By Celia Kitzinger, 25 May 2023 The person at the centre of this case (CG) is in his fifties with end stage kidney disease. He’s been having kidney treatment since 2014 and dialysis since around 2016. In January 2022 he suffered a hypoglycaemic brain injury, likely precipitated by self-neglect and poor management of his diabetes. He’s currently in aContinue reading “‘Last chance saloon’: One more attempt at kidney dialysis or a move to palliative care?”
Tag Archives: Mental Capacity
New home for man who lives in bathroom
By Celia Kitzinger, 23 May 2023 In July 2022, the man at the centre of this case (I’ve referred to him before as “Brian”) “retreated” to the communal bathroom of the care home where he’s lived since 1993, and has, in effect, been there ever since. I wrote about him a few months ago: “Man lives forContinue reading “New home for man who lives in bathroom”
On not authorising restraint for bowel surgery
Physically restraining someone against their will to have general anaesthesia for a serious operation is something that most of us instinctively recoil from, and for good reason – namely, that it is the repression of an individual liberty and it is disrespectful to individual autonomy.
“A lively personality” in a complex medical case
It would be easy for the protected party at the centre of this case to ‘go missing’ amongst a sea of expert opinion. I was struck how diligently the judge (Hayden J) worked to ensure this did not happen. Indeed, this hearing was the first time I’ve seen a protected party ‘come alive’ in a hearing despite their absence in court.
The most complex of best interests: Organ donation, learning disability, and the options on the table
Ruby Reed-Berendt and Bonnie Venter, 12 May 2023 To our knowledge, the Court of Protection has only once before grappled with the issue of capacity and organ donation in the context of learning disability: when it considered the case of William Verden last year. You can read the judgment in that earlier judgment here: Manchester UniversityContinue reading “The most complex of best interests: Organ donation, learning disability, and the options on the table”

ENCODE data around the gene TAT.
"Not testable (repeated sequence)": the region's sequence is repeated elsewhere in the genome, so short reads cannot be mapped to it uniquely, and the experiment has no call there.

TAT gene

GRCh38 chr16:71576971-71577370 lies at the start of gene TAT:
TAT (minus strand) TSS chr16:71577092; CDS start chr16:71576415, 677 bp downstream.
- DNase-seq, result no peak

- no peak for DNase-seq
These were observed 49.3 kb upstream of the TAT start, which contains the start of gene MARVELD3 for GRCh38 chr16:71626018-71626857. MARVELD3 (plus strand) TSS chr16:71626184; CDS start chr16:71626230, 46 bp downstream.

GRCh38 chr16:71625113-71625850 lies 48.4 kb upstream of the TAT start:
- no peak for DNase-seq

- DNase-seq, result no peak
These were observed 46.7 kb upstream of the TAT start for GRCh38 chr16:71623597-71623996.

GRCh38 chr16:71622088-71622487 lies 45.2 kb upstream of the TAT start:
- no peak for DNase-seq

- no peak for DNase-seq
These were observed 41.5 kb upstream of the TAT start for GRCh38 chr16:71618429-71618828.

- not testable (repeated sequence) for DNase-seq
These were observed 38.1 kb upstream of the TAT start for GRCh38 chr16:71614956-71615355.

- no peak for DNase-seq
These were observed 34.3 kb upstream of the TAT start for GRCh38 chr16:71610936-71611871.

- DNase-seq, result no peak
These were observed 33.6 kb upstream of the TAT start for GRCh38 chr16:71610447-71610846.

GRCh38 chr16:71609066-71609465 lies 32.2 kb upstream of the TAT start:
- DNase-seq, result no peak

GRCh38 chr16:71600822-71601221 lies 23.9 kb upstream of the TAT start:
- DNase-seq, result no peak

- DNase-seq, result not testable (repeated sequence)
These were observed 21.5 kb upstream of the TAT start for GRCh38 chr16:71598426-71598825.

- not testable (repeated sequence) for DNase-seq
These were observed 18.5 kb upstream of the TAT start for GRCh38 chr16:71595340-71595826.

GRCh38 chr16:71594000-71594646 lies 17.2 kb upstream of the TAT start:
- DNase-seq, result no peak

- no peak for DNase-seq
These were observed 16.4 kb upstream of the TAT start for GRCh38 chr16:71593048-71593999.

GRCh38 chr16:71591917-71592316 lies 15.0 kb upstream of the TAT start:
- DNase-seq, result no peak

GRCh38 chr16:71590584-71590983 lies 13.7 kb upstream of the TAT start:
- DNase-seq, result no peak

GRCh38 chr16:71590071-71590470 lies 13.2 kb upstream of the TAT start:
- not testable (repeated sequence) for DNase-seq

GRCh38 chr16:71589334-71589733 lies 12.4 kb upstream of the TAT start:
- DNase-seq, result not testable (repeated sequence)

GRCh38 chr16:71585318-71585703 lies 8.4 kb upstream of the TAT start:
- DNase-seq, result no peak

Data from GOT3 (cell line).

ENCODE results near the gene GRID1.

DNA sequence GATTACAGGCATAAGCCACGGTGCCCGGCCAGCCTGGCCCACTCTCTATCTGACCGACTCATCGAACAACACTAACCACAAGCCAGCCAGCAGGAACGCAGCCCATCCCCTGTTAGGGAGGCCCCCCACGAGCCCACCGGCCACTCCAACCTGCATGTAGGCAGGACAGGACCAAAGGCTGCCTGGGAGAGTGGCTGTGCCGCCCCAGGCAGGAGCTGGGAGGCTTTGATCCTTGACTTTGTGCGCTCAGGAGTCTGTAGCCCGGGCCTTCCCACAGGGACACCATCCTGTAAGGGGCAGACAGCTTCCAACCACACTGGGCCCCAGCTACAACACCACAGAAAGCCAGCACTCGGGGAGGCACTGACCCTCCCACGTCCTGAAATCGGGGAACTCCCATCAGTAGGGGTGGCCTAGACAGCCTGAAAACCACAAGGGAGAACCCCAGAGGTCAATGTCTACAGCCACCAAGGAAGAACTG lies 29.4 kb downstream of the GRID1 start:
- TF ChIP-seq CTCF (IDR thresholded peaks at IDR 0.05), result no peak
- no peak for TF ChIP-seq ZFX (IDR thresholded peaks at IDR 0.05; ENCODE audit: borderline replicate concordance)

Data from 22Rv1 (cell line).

A family at breaking point
By Celia Kitzinger, 23rd April 2023 This was a distressing hearing to watch because as it unfolded it became increasing clear that the parents were at breaking point in trying to care for their disabled daughter. The Official Solicitor was clearly pushing for more support for the family from the local authority – who seem to haveContinue reading “A family at breaking point”
Opaque justice in the Court of Protection: A dispute about the validity of Lasting Power of Attorney
By Daniel Clark, 21st April 2023 At 2pm on Friday 14th April 2023, I observed a directions hearing (COP 13795316) via MS Teams before Deputy District Judge Chahal sitting at First Avenue House in London. I simply couldn’t follow it. Wittgenstein’s notion of language-games proposes that language only has meaning when applied in its context. In other words, it is action thatContinue reading “Opaque justice in the Court of Protection: A dispute about the validity of Lasting Power of Attorney”
Unplanned disclosure and (still) no agreed ‘exit plan’: Re A (Covert medication: Closed Proceedings)  EWCOP 44 continues
The court is now in the unenviable position of trying to help the MDT extricate itself from the entirely untenable situation it’s in following the directions of HHJ Moir. I am left wondering how everyone thought this would be brought to a satisfactory conclusion. What ‘exit plan’ was envisaged at the point the judge set the wheels in motion for covert medication? Nobody can have imagined that A could be detained and covertly medicated for the next 30 years – but nobody seems to have planned for any alternative.
After the kidney transplant: The view from “Team William”
If I were presented with this situation again, I would most definitely do it all again in a heartbeat. William’s situation demonstrated to me that although there are risks to being placed in intensive care, it was absolutely the right decision for William.
Disadvantaged litigants in person and a long search for a placement
By Celia Kitzinger, 14th April 2023 This very short hearing (just half an hour) interested me for two reasons. First, it tells yet another story indicative of the horrendous pressures on social care in England, with suitable placements hard to come by. Second, it raised for me some worries about the way the judge treated the parents,Continue reading “Disadvantaged litigants in person and a long search for a placement”